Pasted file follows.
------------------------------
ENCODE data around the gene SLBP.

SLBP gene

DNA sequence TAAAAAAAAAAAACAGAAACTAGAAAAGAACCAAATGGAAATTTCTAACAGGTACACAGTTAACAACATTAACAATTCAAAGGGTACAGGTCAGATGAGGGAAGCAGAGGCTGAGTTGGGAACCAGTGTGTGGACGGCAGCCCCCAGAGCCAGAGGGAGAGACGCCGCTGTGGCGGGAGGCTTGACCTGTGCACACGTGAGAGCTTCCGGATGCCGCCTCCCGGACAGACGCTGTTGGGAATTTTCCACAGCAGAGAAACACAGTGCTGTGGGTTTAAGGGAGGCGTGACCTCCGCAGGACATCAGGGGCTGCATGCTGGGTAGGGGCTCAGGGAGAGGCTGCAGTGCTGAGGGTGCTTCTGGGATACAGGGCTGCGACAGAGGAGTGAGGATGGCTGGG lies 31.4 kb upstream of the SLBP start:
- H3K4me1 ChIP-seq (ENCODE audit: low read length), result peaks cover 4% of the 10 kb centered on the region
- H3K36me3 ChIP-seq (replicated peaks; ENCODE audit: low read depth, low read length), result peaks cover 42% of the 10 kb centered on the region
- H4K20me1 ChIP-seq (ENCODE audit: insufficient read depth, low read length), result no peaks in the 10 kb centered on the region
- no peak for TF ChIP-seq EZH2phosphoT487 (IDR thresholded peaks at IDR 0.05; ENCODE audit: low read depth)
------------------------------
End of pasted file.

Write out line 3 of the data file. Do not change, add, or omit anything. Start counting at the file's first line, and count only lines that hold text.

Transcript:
DNA sequence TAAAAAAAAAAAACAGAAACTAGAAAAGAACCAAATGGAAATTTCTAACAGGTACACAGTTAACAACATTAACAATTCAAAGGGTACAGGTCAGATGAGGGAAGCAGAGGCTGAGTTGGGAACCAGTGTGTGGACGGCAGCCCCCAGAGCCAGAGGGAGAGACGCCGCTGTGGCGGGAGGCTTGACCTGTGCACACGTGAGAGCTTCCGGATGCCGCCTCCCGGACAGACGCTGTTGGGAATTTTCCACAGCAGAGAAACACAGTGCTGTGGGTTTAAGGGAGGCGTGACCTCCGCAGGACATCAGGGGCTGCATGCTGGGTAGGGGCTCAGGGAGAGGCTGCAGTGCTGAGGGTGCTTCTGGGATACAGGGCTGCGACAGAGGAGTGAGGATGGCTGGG lies 31.4 kb upstream of the SLBP start: